I think there is a reasonable possibility that we will see another significant rise in the stock market over the short term due to a rush of individual investors who have not yet jumped in. Major tops are often reached when everyone who can be sucked in has been sucked in. Traditional savers apparently continue to be discouraged with the very low interest rates that they are receiving. Please don’t fall for any of the many new sales gimmicks that are being conjured up and promoted right now by financial firms. They are designed to take advantage of a bad situation for vulnerable people. (Someone called me yesterday to explain his firm’s new “inflation rotation” strategy.) One area in particular is razzle-dazzle variable annuities, especially “indexed” annuities.
But as I have indicated previously, I think it is obvious that there is a disconnect between fundamental reality and current stock valuations. And I am a firm believer in reversion to the mean. I think a shock in the investment climate could occur due to a number of possible catalysts. Shocks could result from: Obamacare, nukes in Iran, a breakup of the euro, a default on payment on some county’s government bonds, peak oil, the Arab Spring, a “hard landing” in China, etc.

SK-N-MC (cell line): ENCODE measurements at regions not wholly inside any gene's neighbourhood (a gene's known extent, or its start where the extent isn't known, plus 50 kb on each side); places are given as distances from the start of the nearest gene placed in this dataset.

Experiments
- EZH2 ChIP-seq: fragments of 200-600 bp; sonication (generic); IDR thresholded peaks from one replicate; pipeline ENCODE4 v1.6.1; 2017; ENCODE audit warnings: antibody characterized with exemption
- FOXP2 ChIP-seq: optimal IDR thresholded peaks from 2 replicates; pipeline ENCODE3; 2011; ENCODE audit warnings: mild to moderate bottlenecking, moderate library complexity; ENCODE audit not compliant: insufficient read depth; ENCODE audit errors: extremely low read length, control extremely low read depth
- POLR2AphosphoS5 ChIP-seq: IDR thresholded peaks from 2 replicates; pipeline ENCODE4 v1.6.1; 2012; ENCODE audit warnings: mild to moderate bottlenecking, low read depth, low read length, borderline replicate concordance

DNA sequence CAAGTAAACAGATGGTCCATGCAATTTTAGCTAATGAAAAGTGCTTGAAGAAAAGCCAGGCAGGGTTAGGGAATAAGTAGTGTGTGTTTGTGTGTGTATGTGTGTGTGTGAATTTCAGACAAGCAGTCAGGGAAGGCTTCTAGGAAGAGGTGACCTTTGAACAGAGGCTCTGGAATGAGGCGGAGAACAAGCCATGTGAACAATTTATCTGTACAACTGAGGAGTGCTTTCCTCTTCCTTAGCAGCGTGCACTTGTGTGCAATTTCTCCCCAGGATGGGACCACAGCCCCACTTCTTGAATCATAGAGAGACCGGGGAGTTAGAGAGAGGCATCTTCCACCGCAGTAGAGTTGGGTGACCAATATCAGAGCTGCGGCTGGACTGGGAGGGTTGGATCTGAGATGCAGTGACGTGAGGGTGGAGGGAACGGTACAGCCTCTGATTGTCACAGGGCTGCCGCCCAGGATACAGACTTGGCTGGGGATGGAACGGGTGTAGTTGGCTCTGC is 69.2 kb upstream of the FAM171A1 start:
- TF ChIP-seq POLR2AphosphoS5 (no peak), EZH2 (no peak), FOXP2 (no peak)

While there have been fundamental improvements in the global environment over the past year, many big-picture risks remain. I am not confident in predicting that any of these risks will actually play out, but I think many of them have a reasonable likelihood of happening (and many of these risks are interrelated, meaning if one happens others are more likely to occur as well). If so, the consequences for financial markets and asset prices would likely be severe. Although there don’t appear to be any near-term catalysts, I believe it remains prudent to manage my clients’ portfolios with these risks—and their potentially significant market impacts—firmly in mind. This is particularly so, given the assessment that current valuations for U.S. stocks (in aggregate) are not sufficiently pricing in the potential impact on the market if these risks actually do play out.